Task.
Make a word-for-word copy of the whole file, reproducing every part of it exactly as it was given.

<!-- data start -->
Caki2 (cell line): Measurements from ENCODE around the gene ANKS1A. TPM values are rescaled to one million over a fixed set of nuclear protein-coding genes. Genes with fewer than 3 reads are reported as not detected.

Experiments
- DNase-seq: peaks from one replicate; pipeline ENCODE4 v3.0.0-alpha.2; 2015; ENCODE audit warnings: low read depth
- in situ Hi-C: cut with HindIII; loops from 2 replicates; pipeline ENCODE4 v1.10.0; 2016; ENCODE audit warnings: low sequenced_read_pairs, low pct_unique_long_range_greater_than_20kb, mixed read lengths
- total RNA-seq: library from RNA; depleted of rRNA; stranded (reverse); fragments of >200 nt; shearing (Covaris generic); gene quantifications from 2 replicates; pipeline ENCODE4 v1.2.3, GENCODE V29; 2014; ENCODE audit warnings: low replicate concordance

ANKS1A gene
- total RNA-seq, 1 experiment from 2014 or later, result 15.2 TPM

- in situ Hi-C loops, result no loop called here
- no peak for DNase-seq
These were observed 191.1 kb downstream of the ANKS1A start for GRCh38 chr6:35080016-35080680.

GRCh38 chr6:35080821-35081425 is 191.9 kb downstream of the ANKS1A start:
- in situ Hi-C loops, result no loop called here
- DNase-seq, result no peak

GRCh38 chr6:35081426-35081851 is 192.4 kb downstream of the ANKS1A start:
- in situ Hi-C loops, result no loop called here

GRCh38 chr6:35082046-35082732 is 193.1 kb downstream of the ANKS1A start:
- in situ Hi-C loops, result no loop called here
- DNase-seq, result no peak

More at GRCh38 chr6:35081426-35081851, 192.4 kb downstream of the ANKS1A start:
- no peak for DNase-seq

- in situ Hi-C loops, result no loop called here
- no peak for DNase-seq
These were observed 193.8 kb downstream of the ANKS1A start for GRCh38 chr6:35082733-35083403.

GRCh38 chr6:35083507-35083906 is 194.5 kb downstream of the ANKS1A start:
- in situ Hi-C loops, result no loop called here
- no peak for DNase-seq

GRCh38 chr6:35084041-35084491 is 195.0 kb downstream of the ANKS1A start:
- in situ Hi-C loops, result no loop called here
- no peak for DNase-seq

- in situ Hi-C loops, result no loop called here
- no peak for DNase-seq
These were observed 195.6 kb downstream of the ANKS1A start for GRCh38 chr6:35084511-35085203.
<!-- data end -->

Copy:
Caki2 (cell line): Measurements from ENCODE around the gene ANKS1A. TPM values are rescaled to one million over a fixed set of nuclear protein-coding genes. Genes with fewer than 3 reads are reported as not detected.

Experiments
- DNase-seq: peaks from one replicate; pipeline ENCODE4 v3.0.0-alpha.2; 2015; ENCODE audit warnings: low read depth
- in situ Hi-C: cut with HindIII; loops from 2 replicates; pipeline ENCODE4 v1.10.0; 2016; ENCODE audit warnings: low sequenced_read_pairs, low pct_unique_long_range_greater_than_20kb, mixed read lengths
- total RNA-seq: library from RNA; depleted of rRNA; stranded (reverse); fragments of >200 nt; shearing (Covaris generic); gene quantifications from 2 replicates; pipeline ENCODE4 v1.2.3, GENCODE V29; 2014; ENCODE audit warnings: low replicate concordance

ANKS1A gene
- total RNA-seq, 1 experiment from 2014 or later, result 15.2 TPM

- in situ Hi-C loops, result no loop called here
- no peak for DNase-seq
These were observed 191.1 kb downstream of the ANKS1A start for GRCh38 chr6:35080016-35080680.

GRCh38 chr6:35080821-35081425 is 191.9 kb downstream of the ANKS1A start:
- in situ Hi-C loops, result no loop called here
- DNase-seq, result no peak

GRCh38 chr6:35081426-35081851 is 192.4 kb downstream of the ANKS1A start:
- in situ Hi-C loops, result no loop called here

GRCh38 chr6:35082046-35082732 is 193.1 kb downstream of the ANKS1A start:
- in situ Hi-C loops, result no loop called here
- DNase-seq, result no peak

More at GRCh38 chr6:35081426-35081851, 192.4 kb downstream of the ANKS1A start:
- no peak for DNase-seq

- in situ Hi-C loops, result no loop called here
- no peak for DNase-seq
These were observed 193.8 kb downstream of the ANKS1A start for GRCh38 chr6:35082733-35083403.

GRCh38 chr6:35083507-35083906 is 194.5 kb downstream of the ANKS1A start:
- in situ Hi-C loops, result no loop called here
- no peak for DNase-seq

GRCh38 chr6:35084041-35084491 is 195.0 kb downstream of the ANKS1A start:
- in situ Hi-C loops, result no loop called here
- no peak for DNase-seq

- in situ Hi-C loops, result no loop called here
- no peak for DNase-seq
These were observed 195.6 kb downstream of the ANKS1A start for GRCh38 chr6:35084511-35085203.